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The Battle of Flodden Field9th September 1513
Well signposted just south-west of Branxton village, two miles south-east of Coldstream
by David Nash Ford BA, Editor, History on Britannia
In the early 16th century, King Henry VIII was heavily involved in a war with the French as he tried to press the old English claim to that country's throne. The Scots were great allies of France and, in August 1513, King James IV invaded England from the North in order to assist his associates in their defensive efforts. 100,000 Scotsmen poured over the border, quickly overrunning the local English strongholds and enabling the King to rest easy for a week at Ford Castle.
The Earl of Surrey, who was responsible for the defence of the Realm in Henry's absence, marched North with a force of about 40,000. Luckily, by the time he reached the enemy, many of the Scots had already gone home and the sides were more or less evenly matched. There were hurried troop movements as each side tried to outmanoeuvre the other, before the artillery battering began. This was soon followed by hand-to-hand combat. At first, the Scots seem to have the upper hand over the English, still weary from their long march. However, the English archers on the left wing were able to decimate the half-naked highlanders and advance on the central Scottish position. In the slaughter that followed, as well as innumerable foot soldiers, the King and some thirty of his nobles were slain. Fighting continued sporadically into the next day, but the Scots eventually fled the field.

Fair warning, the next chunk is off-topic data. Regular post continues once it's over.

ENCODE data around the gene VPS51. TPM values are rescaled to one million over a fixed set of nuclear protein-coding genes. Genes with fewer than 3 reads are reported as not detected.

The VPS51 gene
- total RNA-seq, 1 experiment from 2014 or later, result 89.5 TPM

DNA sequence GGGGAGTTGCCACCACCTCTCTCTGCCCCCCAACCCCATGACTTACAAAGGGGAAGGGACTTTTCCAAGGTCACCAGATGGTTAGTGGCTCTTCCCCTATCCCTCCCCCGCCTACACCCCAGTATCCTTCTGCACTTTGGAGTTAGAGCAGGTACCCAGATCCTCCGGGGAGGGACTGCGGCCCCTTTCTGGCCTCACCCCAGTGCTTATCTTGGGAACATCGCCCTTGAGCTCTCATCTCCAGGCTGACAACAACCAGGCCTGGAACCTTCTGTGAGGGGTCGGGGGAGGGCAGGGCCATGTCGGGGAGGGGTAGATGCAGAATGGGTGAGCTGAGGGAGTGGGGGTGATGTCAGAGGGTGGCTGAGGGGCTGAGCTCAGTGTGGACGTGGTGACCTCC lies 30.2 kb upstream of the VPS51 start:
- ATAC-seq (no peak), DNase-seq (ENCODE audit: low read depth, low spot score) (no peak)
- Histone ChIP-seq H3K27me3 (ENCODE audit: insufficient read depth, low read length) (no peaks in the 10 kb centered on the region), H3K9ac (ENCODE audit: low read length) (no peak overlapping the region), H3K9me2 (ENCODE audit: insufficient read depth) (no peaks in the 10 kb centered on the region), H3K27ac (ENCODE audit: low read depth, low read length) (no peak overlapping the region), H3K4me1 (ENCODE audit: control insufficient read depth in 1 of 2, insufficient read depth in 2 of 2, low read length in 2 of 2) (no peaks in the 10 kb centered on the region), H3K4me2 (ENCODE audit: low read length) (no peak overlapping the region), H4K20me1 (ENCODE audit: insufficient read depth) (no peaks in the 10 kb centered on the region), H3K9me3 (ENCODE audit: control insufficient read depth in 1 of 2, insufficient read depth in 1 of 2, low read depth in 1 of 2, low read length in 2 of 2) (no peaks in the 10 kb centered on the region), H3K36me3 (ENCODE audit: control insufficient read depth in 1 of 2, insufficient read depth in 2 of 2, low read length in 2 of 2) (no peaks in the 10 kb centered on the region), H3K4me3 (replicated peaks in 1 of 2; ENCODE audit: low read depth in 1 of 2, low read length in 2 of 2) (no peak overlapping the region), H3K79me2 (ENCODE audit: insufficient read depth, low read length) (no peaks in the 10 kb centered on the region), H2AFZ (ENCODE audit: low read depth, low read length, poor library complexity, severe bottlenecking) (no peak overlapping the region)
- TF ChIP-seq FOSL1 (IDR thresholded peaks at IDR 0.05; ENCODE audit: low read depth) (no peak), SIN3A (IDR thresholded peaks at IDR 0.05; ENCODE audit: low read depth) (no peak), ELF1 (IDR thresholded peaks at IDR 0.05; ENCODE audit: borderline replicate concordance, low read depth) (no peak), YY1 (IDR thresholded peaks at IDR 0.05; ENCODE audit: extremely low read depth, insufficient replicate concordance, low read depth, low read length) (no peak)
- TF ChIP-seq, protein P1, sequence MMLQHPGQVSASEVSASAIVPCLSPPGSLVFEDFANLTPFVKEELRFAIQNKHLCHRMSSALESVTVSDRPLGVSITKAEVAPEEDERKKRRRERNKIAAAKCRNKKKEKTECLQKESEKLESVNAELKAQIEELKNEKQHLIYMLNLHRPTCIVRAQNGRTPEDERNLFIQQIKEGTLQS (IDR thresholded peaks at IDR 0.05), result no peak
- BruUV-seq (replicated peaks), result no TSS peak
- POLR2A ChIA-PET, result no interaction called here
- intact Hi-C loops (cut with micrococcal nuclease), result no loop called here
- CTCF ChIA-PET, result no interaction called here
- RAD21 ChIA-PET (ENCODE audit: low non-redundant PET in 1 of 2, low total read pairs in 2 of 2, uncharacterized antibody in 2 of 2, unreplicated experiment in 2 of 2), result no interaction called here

Today, the battlesite is marked by a huge stone cross erected at the turn of the last century. There is a small car park from which you can climb the hill right up to it and get a fine view of the surrounding countryside. Explanatory boards point to the positions of the opposing forces.
The Battle of Halidon Hill